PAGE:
Like the February GrandSLAM in NYC (and six before it), I placed second in the March GrandSLAM in Boston. I was chosen to tell from second position, which is an exceptionally difficult spot to win from, but I was still in the lead when the seventh storyteller took the stage and beat me by a tenth of a point.

I compete in another GrandSLAM in NYC this month.



27. Launch at least one podcast.

The MacBook Pro has arrived, complete with GarageBand, which was critical to my podcasting efforts.

I have crossed over to the dark side, at least in terms of podcasting.  

My website is nearly ready to receive podcasts.

This will happen soon.     


28. Pitch at least three new projects to two smart people.

I pitched one of my projects to one person in January. No further progress.

29. Host at least one Shakespeare Circle.

Nothing scheduled yet.


30. Enroll in the final class needed for certification as a high school English teacher.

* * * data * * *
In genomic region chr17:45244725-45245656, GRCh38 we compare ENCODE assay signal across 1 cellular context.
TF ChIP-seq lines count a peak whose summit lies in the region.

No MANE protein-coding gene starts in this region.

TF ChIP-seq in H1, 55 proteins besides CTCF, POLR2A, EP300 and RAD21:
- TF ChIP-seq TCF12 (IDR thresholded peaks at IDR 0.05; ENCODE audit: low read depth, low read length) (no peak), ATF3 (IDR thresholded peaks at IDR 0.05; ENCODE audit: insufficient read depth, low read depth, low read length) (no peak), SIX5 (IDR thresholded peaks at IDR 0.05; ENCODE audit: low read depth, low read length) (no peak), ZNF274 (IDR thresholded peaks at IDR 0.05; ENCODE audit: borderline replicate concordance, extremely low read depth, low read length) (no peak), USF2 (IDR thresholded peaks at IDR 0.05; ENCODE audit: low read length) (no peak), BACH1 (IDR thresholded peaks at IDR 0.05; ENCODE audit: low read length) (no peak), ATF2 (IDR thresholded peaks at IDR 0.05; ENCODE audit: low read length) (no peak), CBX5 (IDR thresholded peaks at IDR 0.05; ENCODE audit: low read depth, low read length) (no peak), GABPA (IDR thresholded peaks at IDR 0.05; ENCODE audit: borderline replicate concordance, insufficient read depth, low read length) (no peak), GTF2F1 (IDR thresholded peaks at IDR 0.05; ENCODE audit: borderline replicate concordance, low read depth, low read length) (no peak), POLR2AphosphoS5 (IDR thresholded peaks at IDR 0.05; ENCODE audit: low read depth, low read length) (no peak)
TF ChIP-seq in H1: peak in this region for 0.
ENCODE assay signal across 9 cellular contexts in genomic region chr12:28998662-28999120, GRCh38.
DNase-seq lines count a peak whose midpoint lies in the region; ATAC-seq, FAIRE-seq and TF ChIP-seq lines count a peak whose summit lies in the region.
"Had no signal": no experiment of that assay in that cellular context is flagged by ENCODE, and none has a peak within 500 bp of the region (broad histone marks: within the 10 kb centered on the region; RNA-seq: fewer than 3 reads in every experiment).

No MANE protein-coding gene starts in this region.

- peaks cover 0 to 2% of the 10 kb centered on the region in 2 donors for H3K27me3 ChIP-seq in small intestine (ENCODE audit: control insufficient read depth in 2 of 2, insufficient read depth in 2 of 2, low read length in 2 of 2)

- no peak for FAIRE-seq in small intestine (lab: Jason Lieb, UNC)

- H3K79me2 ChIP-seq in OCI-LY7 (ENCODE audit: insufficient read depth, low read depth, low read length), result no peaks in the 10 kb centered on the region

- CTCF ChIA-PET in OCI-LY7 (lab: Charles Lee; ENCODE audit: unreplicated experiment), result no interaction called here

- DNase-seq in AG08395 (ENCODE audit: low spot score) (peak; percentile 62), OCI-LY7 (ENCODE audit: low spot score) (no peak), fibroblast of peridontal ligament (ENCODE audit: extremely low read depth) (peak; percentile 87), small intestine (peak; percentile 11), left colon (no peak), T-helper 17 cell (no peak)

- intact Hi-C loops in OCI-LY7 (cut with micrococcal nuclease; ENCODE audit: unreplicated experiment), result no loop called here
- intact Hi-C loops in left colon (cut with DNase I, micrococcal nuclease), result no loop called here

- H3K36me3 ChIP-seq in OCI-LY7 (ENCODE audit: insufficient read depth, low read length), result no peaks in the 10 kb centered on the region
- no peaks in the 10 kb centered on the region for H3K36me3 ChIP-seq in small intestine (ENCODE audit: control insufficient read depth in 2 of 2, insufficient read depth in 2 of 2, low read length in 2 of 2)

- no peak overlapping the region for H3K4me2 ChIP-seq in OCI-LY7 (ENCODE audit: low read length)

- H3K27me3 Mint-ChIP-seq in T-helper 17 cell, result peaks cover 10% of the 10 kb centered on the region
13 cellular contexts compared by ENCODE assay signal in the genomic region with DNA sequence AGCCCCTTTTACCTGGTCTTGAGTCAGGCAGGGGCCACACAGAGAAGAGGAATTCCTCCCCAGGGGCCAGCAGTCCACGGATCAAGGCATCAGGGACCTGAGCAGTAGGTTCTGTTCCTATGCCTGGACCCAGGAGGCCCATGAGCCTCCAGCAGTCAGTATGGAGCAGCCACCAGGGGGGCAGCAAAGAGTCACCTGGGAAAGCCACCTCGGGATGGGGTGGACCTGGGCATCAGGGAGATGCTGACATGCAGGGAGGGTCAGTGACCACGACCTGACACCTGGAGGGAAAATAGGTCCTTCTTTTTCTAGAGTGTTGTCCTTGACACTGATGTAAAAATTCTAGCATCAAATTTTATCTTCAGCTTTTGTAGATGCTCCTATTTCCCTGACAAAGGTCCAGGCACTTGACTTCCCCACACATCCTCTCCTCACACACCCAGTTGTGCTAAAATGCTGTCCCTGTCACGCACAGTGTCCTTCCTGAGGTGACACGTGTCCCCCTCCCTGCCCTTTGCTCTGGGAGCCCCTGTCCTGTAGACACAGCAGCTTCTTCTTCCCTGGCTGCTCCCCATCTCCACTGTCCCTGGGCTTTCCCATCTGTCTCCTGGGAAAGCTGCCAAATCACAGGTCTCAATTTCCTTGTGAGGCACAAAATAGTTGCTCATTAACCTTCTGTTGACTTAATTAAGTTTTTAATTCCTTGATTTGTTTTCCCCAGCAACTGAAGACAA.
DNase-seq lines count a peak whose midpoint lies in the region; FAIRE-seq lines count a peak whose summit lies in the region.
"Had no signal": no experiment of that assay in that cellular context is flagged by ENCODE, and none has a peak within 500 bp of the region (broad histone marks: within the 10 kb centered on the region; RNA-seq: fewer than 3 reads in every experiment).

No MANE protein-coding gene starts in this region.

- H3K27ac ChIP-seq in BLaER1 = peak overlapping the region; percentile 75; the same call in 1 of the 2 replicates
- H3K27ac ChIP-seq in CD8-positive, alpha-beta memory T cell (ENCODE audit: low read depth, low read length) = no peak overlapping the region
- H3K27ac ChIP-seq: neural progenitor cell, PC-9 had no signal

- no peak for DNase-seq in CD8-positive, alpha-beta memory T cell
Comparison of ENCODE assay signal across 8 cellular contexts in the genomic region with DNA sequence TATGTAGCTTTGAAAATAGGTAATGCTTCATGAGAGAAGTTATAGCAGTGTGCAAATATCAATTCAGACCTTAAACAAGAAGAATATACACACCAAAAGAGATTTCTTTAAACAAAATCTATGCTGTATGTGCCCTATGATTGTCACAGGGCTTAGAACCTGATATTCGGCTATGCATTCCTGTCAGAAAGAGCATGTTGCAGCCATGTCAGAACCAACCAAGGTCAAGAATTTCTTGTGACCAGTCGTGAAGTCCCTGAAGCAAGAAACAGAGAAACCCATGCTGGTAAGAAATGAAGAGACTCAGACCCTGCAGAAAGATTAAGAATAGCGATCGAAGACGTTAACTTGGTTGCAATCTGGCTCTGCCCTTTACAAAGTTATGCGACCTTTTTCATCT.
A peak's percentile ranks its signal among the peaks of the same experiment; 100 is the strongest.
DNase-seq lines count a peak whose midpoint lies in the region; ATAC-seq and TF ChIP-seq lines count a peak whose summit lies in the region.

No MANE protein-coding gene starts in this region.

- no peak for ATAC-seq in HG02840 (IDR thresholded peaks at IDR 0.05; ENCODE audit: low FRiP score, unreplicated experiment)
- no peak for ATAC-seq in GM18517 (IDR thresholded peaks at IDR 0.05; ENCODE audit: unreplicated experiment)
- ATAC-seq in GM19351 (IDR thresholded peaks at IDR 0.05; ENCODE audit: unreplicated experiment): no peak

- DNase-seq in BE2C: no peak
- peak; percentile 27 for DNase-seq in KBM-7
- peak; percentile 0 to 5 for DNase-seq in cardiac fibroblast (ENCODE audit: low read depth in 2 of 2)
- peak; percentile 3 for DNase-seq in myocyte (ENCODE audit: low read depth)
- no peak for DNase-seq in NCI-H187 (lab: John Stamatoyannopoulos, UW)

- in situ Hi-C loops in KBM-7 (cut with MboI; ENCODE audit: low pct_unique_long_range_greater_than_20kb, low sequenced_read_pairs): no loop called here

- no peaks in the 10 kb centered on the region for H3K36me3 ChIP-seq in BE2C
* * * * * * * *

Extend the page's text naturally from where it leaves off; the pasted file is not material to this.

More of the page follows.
No progress. 

31. Set a new personal best in golf.

There are rumors that the golf course may open in April. .  

32. Post my progress in terms of these resolutions on this blog on the first day of every month.


The payoff for a writer or a performer is an infinitesimal sliver of the job. Too many forget this and aren’t willing to do the work.

Saturday was a good day for me.

It began with the first performance ever of “Caught in the Middle,” the tween musical written by writing partner, Andy Mayo, and myself. It was produced at a performing arts camp in Bloomfield, Connecticut, and like our previous musical, The Clowns, I fell in love with the show while watching it performed on stage.

image image image image

Then Elysha and I left for New York so I could perform in The Liar Show in the West Village. I told a story about my unfortunate participation in a bachelorette party in a McDonald’s crew room when I was 19 years-old.


A friend was kind enough to comment on how much I had going on that day. “It must be exciting to have so many creative things going on in your life,” she said.